the new yorker
I’ll have stuff to say about the big gay parade and the potential for NHL hockey in Seattle a little later this week. For now, some randomosis:
kenny johnson, the atlantic via io9.com
A lot of Seattleites, especially on Capitol Hill, have things to be happy about this week.
The gay marriage cause, for which a lot of people here worked very hard this past year, received a big boost from the U.S. Supreme Court—just in time for Pride Weekend.
But folks on the Hill, and all over town, still have a sad occasion today.
The Egyptian Theater closes after 33 years of screenings, including most of SIFF’s main shows.
A little history:
The Seattle Masonic Temple opened in 1915. By the 1970s, its big auditorium was regularly used for pro wrestling events.
In late 1975, Daryl McDonald and Dan Ireland leased the Moore Theatre downtown, and renamed it the “Moore Egyptian.” (There had been a previous Egyptian Theater in the U District, which has nothing to do with our story.)
That’s where McDonald and Ireland started SIFF in May 1976, with a short program of 18 screenings.
Four years later, McDonald and Ireland leased the Masonic auditorium and re-christened it the new Egyptian. New management returned the Moore to hosting live concerts and stage shows. SIFF used both rooms for a couple of years, then made the Egyptian its permanent annual home base.
The Masons sold the building to Seattle Central Community College in the mid-1980s. SCCC used the building’s non-auditorium areas for its (also now-ended) film and video program and for assorted offices.
After a few years, the Egyptian came into the Seven Gables chain, founded by local art-house tycoon Randy Finley. He sold his theaters in the mid-’80s. They later went into the national Landmark chain, which in turn was eventually bought by Dallas entrepreneur Mark Cuban. SIFF continued to rent out the Egyptian as its main venue for three and a half weeks each year.
(Cuban also owns the Dallas Mavericks basketball team. In 2008, he was the only NBA owner besides Seattle’s own Paul Allen (representing the Portland TrailBlazers) to vote against moving the Supersonics to Oklahoma.)
Meanwhile, the economics of motion-picture exhibition got steadily sourer.
The Internet, that great Disruptor of All Media, played a part.
So did the consolidation of the big studios and the big theater chains, making things tougher for relatively little guys like Landmark. (Cuban reportedly tried to sell Landmark a couple years ago, but got no takers.)
While the Egyptian was usually full or near-full during SIFF screenings, its 600 seats steadily became harder to fill during the other 48 weeks.
Once this year’s SIFF ended, Landmark quietly told SCCC it wouldn’t keep leasing the space.
The building’s not going away, unlike so many other Pike/Pine landmarks in recent years.
SCCC has fielded applicants to take over the auditorium, but hasn’t announced any new tenant.
SIFF has recently returned to running its own year-round theaters. Would, or could, SIFF add the Egyptian back into its full-time fold?
If SIFF or anyone else wanted to use it for movies, they’d have to get one of those costly digital-cinema projection setups the Hollywood distributors now require, and which have been the focus of “save our theater” fund drives here (Central Cinema, Northwest Film Forum) and elsewhere. Landmark already said it would remove the Egyptian’s digital setup, for re-installation at one of its other properties.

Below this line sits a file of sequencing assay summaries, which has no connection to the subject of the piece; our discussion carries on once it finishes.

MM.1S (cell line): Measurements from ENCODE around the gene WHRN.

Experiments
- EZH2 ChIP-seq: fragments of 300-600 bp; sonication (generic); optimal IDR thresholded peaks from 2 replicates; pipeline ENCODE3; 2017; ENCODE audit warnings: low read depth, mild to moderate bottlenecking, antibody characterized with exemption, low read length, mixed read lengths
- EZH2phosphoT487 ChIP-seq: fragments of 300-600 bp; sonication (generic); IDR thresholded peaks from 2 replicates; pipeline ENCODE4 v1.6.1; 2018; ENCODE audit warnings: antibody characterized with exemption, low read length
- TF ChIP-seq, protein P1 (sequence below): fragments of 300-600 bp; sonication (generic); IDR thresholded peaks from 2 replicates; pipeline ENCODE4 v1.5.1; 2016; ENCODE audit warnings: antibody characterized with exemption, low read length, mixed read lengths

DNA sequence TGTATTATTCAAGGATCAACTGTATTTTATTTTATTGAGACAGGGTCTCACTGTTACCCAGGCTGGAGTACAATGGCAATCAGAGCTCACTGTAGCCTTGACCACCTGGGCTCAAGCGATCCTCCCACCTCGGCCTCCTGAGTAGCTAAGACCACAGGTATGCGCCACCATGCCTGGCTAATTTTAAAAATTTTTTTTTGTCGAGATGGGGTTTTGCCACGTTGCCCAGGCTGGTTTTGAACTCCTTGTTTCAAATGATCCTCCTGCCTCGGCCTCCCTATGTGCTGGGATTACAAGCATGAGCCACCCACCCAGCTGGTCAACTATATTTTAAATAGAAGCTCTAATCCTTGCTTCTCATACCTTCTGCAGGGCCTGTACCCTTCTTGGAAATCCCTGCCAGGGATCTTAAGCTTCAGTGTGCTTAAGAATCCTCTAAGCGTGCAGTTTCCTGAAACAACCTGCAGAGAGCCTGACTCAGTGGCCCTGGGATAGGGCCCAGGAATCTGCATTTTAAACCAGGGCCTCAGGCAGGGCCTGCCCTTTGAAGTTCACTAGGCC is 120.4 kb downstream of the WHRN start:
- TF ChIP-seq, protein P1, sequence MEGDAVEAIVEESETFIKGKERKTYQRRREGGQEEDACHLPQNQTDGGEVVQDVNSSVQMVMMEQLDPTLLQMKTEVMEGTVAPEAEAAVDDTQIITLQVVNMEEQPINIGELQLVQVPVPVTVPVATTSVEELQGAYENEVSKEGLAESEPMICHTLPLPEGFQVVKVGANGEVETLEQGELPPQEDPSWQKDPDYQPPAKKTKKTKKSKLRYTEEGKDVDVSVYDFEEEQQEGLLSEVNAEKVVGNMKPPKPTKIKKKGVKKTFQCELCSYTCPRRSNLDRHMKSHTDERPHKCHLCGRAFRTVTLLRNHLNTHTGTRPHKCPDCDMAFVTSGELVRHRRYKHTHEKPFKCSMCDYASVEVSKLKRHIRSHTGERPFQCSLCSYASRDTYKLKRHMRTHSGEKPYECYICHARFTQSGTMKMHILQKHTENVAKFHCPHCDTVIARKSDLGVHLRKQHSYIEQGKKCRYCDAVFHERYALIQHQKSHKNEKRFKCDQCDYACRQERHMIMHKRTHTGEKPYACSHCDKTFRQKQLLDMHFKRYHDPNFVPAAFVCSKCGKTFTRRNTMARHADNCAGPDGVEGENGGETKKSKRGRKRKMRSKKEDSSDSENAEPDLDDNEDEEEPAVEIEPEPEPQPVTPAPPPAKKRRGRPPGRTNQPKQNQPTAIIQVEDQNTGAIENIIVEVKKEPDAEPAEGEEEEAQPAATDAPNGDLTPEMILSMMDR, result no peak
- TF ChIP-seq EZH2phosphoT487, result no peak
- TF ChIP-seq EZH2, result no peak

Alternately, the space could become (at least in non-SIFF months) a concert venue or lecture hall. (The stage is too shallow for much live-theater work.)
But, pending any revival as a single-screen cinema, it’s safe to say the Egyptian tradition ends today.
It’s not the last link to Seattle’s 1970s funky art-house aesthetic (the Harvard Exit, Grand Illusion, Guild 45th, and Seven Gables are still with us). But it’s still a loss.
The Fastbacks, the “Seattle Scene’s” most enduring band (and one of its most loveable), recorded lots of great cover songs (originally by the Raspberries, the Sweet, and even Sesame Street!) in addition to their many originals. Some of these were buried on “tribute” compilation CDs. Here’s a list of 17 such tunes, and a slightly longer but still incomplete list.
Elsewhere in randomosity:
There is no such thing as a private language. We speak in order to be heard, we write in order to be read. But words also speak through us and, sometimes, are as much a dissolution as an assertion of our identity.
ebay photos, via thestir.cafemom.com
'every driver every time it ever rains ever'
tom banse via kplu
seattle dept. of transportation
…historically the stingiest, most fiscally conservative, most technologically resistant and investment-averse people ever, with the highest percentage of luddites per capita.
Earlier this year, KUOW and MOHAI came up with a list of 25 “objects that tell Seattle’s story.”
They range from the obvious (a Boeing B-17, a poster announcing the Japanese-American internment, a Starbucks coffee cup) to the more obscure (an ancient, giant ground sloth).
A little more recently, SeattlePI.com ran a list of “25 things we miss in Seattle.”
These also ranged from the truly famous (the Lusty Lady sign, Frederick & Nelson’s window displays) to the lesser known (the Woodland Park Zoo’s nocturnal-creatures exhibit).
I’ve got my own list of Seattle pop culture icons. All of them are things I’ve personally seen or owned.
And yes, there are 25 of them. (Why break a routine that works?)
In no particular order, they are:
via seattle bike blog
washington dept. of natural resources via kxly-tv spokane